The Grey reunited director Joe Carnahan with producers Ridley Scott and Tony Scott (credited as executive producer) as well as actor Liam Neeson, who collaborated on the 2010 action film The A-Team. The film initially imagined a much-younger lead character and Bradley Cooper, who also worked with Carnahan on The A-Team, was cast in the lead role, but he was eventually replaced by Neeson.[6]

Filming began in January 2011 and ended in March. The film was shot in forty days[7] in Vancouver and Smithers, British Columbia, with several scenes shot at the Smithers Regional Airport.[8] According to Empire magazine, in the climactic scene in which Neeson's character pens a letter to his wife, Carnahan urged Neeson to "channel his grief" over the death of his wife Natasha Richardson.[9] Carnahan disclosed, in a Q&A session following an early screening at the Aero Theatre in Santa Monica, he had an alternative ending he never intended to use showing Neeson battling the alpha wolf. It was supposed to be included in deleted cuts;[10] however, no extras were included on the Blu-ray.


The world premiere of The Grey took place on January 11, 2012, at the Regal Cinemas Theatre in Los Angeles.[11] The film was released nationwide on January 27, 2012.[12][unreliable source?]


Promotion for The Grey in part targeted Christian groups by issuing a "film companion", which highlighted the spiritual value of the film.[13] Marketing also partnered with The Weather Network to highlight the hazardous filming conditions.[13] Open Road Films incorporated comments tweeted by film critics to promote the film in the third trailer for The Grey. This was the first time tweets from and Twitter handles for professional critics had been used in a film trailer.[14]


The Grey (Original Motion Picture Soundtrack)
Film score by
ReleasedFebruary 14, 2012 (2012-02-14)
ProducerMarc Streitenfeld

The score for The Grey was released on CD February 14, 2012. A digital version available for download was released on January 24, 2012.[15]


Critical response[edit]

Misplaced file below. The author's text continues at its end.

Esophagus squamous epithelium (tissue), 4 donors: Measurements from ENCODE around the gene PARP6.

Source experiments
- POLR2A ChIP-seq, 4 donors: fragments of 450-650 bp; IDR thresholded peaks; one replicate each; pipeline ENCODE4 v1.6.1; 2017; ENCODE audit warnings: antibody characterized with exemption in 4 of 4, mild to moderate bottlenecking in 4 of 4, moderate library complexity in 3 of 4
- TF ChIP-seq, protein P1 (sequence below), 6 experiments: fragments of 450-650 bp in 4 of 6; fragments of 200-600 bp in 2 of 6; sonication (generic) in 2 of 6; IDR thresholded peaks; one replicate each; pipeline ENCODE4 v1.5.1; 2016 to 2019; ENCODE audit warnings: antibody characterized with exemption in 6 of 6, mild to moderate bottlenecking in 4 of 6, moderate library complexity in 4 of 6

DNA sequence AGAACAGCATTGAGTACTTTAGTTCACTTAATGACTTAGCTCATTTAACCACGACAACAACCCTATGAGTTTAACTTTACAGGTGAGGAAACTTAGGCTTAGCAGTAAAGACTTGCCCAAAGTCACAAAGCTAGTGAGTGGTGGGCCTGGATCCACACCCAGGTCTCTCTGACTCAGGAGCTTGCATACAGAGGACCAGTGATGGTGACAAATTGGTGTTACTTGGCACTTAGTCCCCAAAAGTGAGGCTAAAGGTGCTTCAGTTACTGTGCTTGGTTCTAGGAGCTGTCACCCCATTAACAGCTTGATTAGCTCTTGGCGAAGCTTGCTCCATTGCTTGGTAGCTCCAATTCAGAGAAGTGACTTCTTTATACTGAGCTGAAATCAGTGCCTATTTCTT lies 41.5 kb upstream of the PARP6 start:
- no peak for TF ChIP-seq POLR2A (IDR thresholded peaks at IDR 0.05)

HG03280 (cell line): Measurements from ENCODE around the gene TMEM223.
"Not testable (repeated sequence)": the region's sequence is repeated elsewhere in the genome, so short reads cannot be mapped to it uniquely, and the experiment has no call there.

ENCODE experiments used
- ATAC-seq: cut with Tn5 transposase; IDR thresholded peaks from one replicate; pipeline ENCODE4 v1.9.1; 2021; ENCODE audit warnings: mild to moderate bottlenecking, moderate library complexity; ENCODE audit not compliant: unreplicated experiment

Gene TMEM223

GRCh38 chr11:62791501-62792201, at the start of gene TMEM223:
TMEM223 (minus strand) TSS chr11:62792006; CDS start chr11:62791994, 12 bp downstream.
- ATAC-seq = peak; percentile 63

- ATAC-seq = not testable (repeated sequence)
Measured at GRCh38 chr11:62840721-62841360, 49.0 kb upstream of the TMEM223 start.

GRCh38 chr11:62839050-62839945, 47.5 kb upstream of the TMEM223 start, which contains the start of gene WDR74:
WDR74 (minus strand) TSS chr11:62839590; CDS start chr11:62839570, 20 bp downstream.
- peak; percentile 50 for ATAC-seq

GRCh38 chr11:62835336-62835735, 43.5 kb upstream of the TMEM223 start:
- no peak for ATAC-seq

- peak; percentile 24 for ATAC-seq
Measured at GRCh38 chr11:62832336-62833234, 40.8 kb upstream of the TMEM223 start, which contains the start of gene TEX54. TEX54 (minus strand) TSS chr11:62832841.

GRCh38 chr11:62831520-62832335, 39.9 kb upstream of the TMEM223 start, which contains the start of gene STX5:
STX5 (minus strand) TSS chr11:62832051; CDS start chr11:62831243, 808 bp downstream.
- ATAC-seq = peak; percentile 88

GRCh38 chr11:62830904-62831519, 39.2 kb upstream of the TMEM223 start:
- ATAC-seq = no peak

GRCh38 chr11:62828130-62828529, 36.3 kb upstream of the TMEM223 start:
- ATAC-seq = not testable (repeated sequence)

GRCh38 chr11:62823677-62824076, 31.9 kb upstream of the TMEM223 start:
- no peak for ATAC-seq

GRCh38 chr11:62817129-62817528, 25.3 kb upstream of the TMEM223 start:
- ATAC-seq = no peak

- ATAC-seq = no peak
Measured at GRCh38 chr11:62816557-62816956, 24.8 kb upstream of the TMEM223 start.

On Rotten Tomatoes, the film has an approval rating of 80% based on 211 reviews, with an average rating of 6.90/10. The site's critical consensus reads, "The Grey is an exciting tale of survival, populated with fleshed-out characters and a surprising philosophical agenda."[16] On Metacritic, the film has a weighted average score of 64 out of 100, based on reviews from 35 critics, indicating "generally favorable reviews".[17] Audiences polled by CinemaScore gave the film an average grade of "B−" on an A+ to F scale.[18]

Roger Ebert gave the film 3 and a half stars out of 4, and wrote the unrelenting harshness of The Grey so affected him, he departed the screening of a different movie on the same day:[19]

It was the first time I walked out of a film because of the previous film. The way I was feeling in my gut, it just wouldn't be fair to the next film... There's time for some conversation among the men, and this film, directed by Joe Carnahan and written by him and Ian Mackenzie Jeffers, treats them as individuals. They're not simply a group of victims. The Grey advances with pitiless logic. There are more wolves than men. The men have weapons, the wolves have patience, the weather is punishing. I sat regarding the screen with mounting dread. The movie had to have a happy ending, didn't it? If not "happy," then at least a relief in some sense? Sit through the entire credits. There's one more shot still to come. Not that you wouldn't be content without it.

The film also earned a place on A.O. Scott's list of the year's ten best films,[20] and Slate film critic Dana Stevens included it in her runners-up for the year's best movies.[21] Film critic Richard Roeper also had The Grey in his top 10 best movies of 2012 list, placing it at number 3.[22]

Dissenters' reviews tend to focus on the film's abrupt ending, and perceive the emotional and philosophical undertones as unnecessary. Siobhan Synnot of The Scotsman gave the film two stars, commenting "On the down side, there's a lot of dull pretentious philosophizing about the heartlessness of nature and God. On the up side, you get to see a man punch a wolf in the face."[23] Some reviewers and analysts say the film has an atheist theme, due to characters such as John Ottway (Liam Neeson) pleading for divine help but not getting any.[24][25][26]

Box office[edit]

The Grey opened in North America on January 27, 2012 in 3,185 theaters and grossed $19.7 million in its opening weekend, with an average of $6,174 per theater, finishing first. The film ultimately earned $51.6 million domestically, and $29.7 million internationally, for a total of $81.2 million, against its $25 million production budget.[5]